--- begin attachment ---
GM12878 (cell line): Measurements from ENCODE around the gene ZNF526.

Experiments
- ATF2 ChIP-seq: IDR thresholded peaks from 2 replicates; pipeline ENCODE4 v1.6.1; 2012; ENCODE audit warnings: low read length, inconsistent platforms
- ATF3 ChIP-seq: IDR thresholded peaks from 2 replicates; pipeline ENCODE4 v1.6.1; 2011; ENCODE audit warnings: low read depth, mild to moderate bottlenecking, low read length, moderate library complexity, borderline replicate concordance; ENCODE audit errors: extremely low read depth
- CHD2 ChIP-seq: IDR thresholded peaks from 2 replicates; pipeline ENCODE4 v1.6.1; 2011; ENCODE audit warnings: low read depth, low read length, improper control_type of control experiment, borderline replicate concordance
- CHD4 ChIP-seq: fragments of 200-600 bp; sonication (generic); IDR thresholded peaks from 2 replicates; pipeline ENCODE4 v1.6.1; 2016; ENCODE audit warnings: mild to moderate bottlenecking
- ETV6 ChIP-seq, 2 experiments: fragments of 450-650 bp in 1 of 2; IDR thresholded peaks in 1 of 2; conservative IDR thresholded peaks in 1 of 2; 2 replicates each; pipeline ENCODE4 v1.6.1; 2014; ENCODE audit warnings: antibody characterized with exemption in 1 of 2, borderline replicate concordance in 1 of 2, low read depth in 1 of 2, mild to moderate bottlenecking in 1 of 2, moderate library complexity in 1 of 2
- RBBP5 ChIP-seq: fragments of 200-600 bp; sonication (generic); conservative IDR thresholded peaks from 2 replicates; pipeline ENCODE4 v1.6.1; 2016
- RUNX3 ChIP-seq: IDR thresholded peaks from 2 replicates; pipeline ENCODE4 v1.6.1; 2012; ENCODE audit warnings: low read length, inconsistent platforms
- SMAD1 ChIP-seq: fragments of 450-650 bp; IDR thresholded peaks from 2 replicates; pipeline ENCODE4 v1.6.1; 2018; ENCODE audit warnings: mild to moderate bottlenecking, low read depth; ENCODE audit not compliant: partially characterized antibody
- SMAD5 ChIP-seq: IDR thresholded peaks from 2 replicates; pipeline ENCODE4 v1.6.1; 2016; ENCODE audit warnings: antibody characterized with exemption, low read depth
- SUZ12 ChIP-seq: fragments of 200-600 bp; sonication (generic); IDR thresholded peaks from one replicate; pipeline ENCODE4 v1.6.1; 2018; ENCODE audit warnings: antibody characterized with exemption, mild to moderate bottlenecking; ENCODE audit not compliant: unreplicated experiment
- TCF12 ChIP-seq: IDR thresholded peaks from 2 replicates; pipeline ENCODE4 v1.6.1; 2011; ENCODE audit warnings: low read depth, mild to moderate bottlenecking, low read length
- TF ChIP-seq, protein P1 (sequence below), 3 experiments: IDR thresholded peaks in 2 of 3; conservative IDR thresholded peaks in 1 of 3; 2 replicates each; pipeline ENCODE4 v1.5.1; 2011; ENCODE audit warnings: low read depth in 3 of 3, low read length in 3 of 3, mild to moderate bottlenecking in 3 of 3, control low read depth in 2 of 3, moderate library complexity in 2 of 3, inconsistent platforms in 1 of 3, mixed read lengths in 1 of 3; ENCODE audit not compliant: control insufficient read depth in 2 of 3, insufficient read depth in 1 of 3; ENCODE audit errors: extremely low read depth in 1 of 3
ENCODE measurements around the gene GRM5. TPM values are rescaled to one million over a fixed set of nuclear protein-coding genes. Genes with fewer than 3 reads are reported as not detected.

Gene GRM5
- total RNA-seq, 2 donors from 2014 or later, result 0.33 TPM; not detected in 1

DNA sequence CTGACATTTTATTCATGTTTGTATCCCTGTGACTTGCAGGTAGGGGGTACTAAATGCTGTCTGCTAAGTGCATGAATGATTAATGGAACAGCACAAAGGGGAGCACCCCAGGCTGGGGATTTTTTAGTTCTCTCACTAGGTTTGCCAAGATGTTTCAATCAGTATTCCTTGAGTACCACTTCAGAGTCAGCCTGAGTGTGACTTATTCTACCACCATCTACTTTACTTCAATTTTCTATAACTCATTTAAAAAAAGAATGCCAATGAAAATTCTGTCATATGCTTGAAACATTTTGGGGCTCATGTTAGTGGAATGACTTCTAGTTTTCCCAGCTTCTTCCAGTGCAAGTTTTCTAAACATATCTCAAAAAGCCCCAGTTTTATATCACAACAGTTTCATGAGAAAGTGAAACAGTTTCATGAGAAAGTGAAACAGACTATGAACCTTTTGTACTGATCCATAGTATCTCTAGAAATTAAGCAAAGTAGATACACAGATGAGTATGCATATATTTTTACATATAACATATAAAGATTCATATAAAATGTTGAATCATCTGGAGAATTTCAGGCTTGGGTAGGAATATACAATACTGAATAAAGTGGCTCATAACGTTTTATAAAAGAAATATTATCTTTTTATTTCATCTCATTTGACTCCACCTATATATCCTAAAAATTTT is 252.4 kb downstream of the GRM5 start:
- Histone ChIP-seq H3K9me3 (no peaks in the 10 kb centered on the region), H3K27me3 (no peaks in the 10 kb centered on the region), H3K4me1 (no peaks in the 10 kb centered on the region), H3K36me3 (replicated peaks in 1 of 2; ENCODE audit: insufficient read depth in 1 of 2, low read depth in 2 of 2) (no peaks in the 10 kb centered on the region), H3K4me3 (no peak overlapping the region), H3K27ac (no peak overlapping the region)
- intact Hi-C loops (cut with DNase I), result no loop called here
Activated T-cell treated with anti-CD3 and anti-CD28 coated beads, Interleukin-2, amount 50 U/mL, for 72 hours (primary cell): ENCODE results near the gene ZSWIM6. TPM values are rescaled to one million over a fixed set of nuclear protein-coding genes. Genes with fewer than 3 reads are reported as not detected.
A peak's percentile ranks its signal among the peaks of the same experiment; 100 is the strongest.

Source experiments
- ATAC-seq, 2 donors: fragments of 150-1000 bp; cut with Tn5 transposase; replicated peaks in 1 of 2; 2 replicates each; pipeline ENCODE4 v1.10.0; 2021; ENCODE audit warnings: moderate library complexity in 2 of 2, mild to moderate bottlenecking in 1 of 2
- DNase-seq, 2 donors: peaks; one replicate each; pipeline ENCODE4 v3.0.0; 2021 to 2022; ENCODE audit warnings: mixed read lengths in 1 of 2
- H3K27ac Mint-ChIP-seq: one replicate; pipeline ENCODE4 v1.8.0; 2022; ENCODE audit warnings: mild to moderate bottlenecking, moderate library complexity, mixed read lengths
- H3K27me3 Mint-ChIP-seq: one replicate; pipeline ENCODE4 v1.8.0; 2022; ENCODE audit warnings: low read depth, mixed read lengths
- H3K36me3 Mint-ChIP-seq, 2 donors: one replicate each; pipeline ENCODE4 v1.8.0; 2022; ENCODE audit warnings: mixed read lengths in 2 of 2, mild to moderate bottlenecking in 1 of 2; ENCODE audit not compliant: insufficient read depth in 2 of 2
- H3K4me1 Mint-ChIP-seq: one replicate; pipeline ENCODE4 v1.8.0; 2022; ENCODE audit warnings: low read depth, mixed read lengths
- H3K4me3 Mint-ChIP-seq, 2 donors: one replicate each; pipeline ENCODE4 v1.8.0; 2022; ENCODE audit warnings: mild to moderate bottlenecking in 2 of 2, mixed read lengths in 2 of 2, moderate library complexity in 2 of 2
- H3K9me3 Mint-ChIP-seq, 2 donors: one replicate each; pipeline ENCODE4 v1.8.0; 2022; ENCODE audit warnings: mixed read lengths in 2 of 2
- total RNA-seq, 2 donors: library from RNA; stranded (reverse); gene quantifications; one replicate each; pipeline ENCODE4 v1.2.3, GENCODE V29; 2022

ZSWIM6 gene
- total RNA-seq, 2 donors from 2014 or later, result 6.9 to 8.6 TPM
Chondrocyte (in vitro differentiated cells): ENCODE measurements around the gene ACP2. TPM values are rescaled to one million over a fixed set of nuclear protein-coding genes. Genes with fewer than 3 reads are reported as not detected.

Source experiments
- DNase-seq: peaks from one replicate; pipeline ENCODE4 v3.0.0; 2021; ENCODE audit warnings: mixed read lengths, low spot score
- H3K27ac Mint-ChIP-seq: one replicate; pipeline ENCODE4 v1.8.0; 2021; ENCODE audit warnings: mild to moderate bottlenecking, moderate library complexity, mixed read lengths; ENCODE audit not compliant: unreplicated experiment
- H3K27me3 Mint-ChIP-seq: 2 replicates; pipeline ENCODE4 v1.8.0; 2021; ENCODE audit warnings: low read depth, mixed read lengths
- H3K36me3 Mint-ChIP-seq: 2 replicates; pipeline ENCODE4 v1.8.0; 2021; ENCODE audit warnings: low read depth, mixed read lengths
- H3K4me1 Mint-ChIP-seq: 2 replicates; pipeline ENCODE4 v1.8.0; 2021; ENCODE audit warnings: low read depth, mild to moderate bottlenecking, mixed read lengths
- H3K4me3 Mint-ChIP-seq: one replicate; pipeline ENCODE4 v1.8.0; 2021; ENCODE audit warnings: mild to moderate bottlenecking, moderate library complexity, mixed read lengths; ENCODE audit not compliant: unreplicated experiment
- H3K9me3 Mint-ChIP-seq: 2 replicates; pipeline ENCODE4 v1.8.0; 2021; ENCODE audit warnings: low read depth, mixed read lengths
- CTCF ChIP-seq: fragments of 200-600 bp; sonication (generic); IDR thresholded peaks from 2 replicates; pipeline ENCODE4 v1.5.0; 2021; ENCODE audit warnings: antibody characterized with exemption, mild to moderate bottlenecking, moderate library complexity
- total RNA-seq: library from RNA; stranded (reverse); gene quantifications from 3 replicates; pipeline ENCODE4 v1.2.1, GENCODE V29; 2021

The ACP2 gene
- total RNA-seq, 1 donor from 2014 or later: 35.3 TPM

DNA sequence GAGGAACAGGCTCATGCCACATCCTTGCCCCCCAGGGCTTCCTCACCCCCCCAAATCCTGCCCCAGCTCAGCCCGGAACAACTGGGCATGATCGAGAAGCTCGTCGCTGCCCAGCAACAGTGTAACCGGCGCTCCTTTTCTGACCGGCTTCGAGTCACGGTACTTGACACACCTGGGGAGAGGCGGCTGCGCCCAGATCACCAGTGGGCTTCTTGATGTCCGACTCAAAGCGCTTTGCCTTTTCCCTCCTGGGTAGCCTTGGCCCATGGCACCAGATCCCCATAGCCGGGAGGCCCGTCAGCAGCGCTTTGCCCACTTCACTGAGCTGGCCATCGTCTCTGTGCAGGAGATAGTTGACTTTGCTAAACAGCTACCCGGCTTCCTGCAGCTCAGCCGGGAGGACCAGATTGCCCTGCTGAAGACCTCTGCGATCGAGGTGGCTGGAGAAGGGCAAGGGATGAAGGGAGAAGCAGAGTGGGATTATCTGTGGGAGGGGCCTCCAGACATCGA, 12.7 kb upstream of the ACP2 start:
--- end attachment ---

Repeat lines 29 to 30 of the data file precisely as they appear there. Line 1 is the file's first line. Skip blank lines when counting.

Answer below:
- H3K4me1 Mint-ChIP-seq: one replicate; pipeline ENCODE4 v1.8.0; 2022; ENCODE audit warnings: low read depth, mixed read lengths
- H3K4me3 Mint-ChIP-seq, 2 donors: one replicate each; pipeline ENCODE4 v1.8.0; 2022; ENCODE audit warnings: mild to moderate bottlenecking in 2 of 2, mixed read lengths in 2 of 2, moderate library complexity in 2 of 2